2. Set the first big blind equal to 1% or 2% of the starting stack (in this case, it would be $10 or $20). For your estimated “final” level, the big blind should be 5% of the average stack. Thus, if you anticipate 2 players in the “final” level, the average stack will be $5,000, so the big blind would be $250. In my opinion, this is the weakest of the three methods as it requires the most guessing as to when the end of the tournament might be (you have to guess before setting the blinds) and it sets the blinds too low for too long.

3. Set your first big blind to 2% of the starting stack (in this case, $20) and your final big blind should equal the starting stack ($1000). Then, simply spread out the levels in between and add a few levels on top.

The other major factor that will go into your calculations will be how long you actually want the tournament to run. Once you determine the blind levels, you will need to divide the number of levels into the total time for the tournament to reach a time limit for each level. In my hypothetical tournament, it had 10 levels (remember, of course, that it will always be an estimate, as the tournament may run shorter or longer on any given day) and wanted a 4 hour tournament, I would have the blinds increase every 26 minutes. For a 3 hour tournament, the levels would be 18 minutes long. Generally, 15-20 minute levels work well – opt for the higher end of that range if you expect a more casual tournament, as game play will tend to be a bit slower. If you use the second method of calculating the blinds above, you may need to use longer levels, as you will probably have fewer of them.

Additionally, increase your first few blind levels slowly, as this will give everybody a chance to get used to the game and have some fun without worrying about putting too many chips at risk too early.

Below is a typical blind structure that should work well for most tournaments you will host. It is derived from both the first and third methods above, although the first method assumes a final level of 10, while the third method assumes a final level of 12.

Tournament Blind Structure Starting Chips = 1000














































If you choose to start with a different number of starting chips, this is an easy structure to modify, if you deem it necessary.


When the lowest denominations of chips are no longer necessary to cover the blinds or antes, it is time to color-up, or replace those chips with new values, usually chips of a different color (as stated earlier, if you are short on colors, you can just change the value of the color that is no longer needed).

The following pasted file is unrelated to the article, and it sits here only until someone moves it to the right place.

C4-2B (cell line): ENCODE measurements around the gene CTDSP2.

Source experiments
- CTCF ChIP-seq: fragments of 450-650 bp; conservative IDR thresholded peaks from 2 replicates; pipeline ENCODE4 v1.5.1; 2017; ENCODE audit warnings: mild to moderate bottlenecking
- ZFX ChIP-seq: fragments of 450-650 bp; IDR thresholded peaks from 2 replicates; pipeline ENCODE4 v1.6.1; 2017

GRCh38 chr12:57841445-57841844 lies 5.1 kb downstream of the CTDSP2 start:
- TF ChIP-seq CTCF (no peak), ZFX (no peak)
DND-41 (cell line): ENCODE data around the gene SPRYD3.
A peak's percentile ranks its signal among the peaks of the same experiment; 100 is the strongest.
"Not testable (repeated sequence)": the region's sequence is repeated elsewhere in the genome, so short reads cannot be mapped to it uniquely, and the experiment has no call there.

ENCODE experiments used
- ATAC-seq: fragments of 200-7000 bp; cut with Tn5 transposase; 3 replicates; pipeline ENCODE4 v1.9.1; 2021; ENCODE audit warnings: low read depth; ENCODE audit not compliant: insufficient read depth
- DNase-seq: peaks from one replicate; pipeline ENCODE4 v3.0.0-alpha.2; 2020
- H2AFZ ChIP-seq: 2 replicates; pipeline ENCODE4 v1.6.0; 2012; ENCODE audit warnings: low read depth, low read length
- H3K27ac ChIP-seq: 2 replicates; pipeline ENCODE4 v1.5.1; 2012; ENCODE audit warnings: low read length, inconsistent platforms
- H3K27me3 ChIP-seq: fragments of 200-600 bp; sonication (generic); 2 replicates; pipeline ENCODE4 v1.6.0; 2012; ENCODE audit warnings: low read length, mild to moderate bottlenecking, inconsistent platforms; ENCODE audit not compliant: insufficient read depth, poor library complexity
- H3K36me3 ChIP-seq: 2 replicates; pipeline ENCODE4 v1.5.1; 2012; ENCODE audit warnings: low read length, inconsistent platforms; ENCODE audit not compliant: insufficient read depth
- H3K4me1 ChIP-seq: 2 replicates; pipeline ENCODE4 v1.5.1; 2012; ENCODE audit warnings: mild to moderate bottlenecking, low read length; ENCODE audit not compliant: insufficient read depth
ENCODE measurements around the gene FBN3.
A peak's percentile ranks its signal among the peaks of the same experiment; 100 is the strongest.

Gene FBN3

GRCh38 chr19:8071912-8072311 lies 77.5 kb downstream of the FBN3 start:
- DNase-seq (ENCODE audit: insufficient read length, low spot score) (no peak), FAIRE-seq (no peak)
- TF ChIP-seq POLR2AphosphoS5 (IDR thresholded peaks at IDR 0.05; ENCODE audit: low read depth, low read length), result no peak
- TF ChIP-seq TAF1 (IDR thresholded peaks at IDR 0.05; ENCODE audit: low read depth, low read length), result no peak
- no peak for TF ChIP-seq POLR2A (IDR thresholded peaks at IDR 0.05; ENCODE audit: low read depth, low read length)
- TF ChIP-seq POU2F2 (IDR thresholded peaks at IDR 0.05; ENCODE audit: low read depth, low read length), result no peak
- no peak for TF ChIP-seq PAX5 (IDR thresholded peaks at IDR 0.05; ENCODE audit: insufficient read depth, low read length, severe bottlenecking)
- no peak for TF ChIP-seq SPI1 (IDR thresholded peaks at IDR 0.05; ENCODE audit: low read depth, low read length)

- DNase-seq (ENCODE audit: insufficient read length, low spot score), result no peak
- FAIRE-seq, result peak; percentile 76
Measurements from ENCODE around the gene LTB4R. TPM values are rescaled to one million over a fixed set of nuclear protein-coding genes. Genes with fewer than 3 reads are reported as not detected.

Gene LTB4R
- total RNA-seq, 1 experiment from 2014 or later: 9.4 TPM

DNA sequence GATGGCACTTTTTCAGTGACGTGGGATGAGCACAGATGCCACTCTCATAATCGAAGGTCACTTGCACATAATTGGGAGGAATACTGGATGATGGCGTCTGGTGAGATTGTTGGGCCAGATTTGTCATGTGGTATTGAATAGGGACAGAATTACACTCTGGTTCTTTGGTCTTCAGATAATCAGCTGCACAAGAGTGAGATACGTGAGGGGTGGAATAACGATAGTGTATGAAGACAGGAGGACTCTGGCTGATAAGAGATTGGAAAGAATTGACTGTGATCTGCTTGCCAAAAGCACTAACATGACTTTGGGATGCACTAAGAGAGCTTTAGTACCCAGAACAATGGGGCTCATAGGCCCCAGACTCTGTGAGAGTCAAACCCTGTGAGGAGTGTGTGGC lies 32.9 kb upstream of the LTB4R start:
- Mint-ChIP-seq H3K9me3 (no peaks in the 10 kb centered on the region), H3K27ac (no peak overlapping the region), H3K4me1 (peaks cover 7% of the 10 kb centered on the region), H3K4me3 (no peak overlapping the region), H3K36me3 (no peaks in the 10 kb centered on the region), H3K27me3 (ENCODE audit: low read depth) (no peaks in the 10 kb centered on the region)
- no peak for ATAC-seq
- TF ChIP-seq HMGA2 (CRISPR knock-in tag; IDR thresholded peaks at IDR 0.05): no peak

In the sample starting chips and blind structure described in this article, you would perform your first color-up at Level 4, when the blinds are 25/50. Because every bet must now be a multiple of 25, you no longer need the $5 chips. At Level 9, you can remove the $25 chips, as each bet must be a multiple of 100.

The initial step of a color-up is straight-forward. You, as tournament director, would give each player a new, higher denomination chip in exchange for the ones that are no longer needed. For example, if a player had five $5 chips, you would give him one $25 chip and remove his $5 chips from play. Depending on your supply, you may find it necessary to color-up some of the $25 chips as well, if there are not enough to replace all the $5 chips.

Of course, there may be some leftover chips once the initial color-up step is complete. Someone might have two $5 chips left, which cannot be exchanged evenly for a $25 chip. In this situation, you can leave the remaining $5 chips in play if you would like and just allow players to use them to top off a bet (a player without a $5 chip would only be required to call $100 against a $105 bet). As the odd chips are accumulated by one player, they can be removed from play when they are able to be colored up.

The other method of eliminating odd chips is a chip-race. In a chip-race, each player is dealt one card for each odd chip they are holding. You then collect the odd chips and color them up. The player with the highest card (use your pre-determined suit rankings to break ties) receives the first new color chip, the player with the second highest card receives the next new color chip, and so on until all the new chips are in play. There still may be a few odd chips remaining. In this case, if they add up to more than half of the value of the new chip ($5 to $25 color-up, for example, if there were three or four $5 chips left), they are replaced by one new color chip. If the old chips add up to less than half the value of the new color chip, they are simply eliminated from play.

In the event a player “loses” the chip-race and, as a result, has no chips left, he must be given one chip of the new color from the “bank” (your stash of extra chips). An example of this situation would be if, during a color-up of the $5 chips to $25 chips, one player only has two $5 chips remaining. Because he is dealt low cards, he “loses” the chip-race and is not in line to receive a $25 chip. Standard Tournament Directors Association rules state that a player can not be eliminated as the result of a chip-race, so that player would receive one $25 chip.